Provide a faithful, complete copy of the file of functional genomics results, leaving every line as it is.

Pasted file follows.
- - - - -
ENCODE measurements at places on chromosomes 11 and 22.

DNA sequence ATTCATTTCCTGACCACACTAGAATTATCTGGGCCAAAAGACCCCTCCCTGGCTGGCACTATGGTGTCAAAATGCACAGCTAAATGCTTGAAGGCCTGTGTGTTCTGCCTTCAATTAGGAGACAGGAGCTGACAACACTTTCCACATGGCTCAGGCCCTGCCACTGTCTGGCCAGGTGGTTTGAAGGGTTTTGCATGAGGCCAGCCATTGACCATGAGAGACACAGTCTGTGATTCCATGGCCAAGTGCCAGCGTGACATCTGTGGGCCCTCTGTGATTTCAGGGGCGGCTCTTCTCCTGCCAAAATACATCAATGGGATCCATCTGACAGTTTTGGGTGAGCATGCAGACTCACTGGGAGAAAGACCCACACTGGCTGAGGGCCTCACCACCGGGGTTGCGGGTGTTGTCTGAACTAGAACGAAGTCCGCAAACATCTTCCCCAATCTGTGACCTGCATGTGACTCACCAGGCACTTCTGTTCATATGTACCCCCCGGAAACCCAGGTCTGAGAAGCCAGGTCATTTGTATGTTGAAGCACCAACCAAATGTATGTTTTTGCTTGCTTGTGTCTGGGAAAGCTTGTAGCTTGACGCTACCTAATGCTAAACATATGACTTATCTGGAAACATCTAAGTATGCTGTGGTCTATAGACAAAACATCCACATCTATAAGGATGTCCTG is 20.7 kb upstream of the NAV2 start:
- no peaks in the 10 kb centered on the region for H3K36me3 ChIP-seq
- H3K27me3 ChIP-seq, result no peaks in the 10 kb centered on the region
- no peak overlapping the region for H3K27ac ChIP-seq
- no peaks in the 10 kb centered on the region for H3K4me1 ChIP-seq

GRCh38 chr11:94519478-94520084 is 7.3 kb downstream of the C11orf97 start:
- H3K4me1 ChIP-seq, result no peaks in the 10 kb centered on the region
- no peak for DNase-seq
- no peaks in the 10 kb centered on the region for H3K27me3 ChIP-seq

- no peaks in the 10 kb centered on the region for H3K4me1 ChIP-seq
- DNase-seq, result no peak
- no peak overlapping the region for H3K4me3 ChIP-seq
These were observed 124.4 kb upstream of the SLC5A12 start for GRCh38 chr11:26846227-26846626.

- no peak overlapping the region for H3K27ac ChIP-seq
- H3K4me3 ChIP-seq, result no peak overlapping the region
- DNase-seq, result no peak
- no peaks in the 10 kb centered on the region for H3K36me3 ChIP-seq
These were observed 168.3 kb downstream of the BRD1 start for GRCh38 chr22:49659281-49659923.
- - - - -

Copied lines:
ENCODE measurements at places on chromosomes 11 and 22.

DNA sequence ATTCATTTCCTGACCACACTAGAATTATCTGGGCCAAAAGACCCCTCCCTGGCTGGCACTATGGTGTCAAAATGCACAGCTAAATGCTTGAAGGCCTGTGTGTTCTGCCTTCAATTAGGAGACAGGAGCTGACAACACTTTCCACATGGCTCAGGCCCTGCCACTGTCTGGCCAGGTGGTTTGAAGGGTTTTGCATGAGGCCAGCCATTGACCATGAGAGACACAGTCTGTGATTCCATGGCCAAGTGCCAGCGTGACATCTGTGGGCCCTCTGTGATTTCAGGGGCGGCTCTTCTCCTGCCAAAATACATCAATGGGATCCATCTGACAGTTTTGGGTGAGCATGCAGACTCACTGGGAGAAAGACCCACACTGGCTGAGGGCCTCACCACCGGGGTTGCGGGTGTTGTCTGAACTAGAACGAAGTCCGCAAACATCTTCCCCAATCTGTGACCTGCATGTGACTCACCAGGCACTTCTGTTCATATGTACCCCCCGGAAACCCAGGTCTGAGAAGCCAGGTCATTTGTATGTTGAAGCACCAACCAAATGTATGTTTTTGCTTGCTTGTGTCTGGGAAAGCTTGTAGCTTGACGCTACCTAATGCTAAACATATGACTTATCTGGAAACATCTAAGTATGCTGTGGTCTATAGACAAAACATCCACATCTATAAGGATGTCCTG is 20.7 kb upstream of the NAV2 start:
- no peaks in the 10 kb centered on the region for H3K36me3 ChIP-seq
- H3K27me3 ChIP-seq, result no peaks in the 10 kb centered on the region
- no peak overlapping the region for H3K27ac ChIP-seq
- no peaks in the 10 kb centered on the region for H3K4me1 ChIP-seq

GRCh38 chr11:94519478-94520084 is 7.3 kb downstream of the C11orf97 start:
- H3K4me1 ChIP-seq, result no peaks in the 10 kb centered on the region
- no peak for DNase-seq
- no peaks in the 10 kb centered on the region for H3K27me3 ChIP-seq

- no peaks in the 10 kb centered on the region for H3K4me1 ChIP-seq
- DNase-seq, result no peak
- no peak overlapping the region for H3K4me3 ChIP-seq
These were observed 124.4 kb upstream of the SLC5A12 start for GRCh38 chr11:26846227-26846626.

- no peak overlapping the region for H3K27ac ChIP-seq
- H3K4me3 ChIP-seq, result no peak overlapping the region
- DNase-seq, result no peak
- no peaks in the 10 kb centered on the region for H3K36me3 ChIP-seq
These were observed 168.3 kb downstream of the BRD1 start for GRCh38 chr22:49659281-49659923.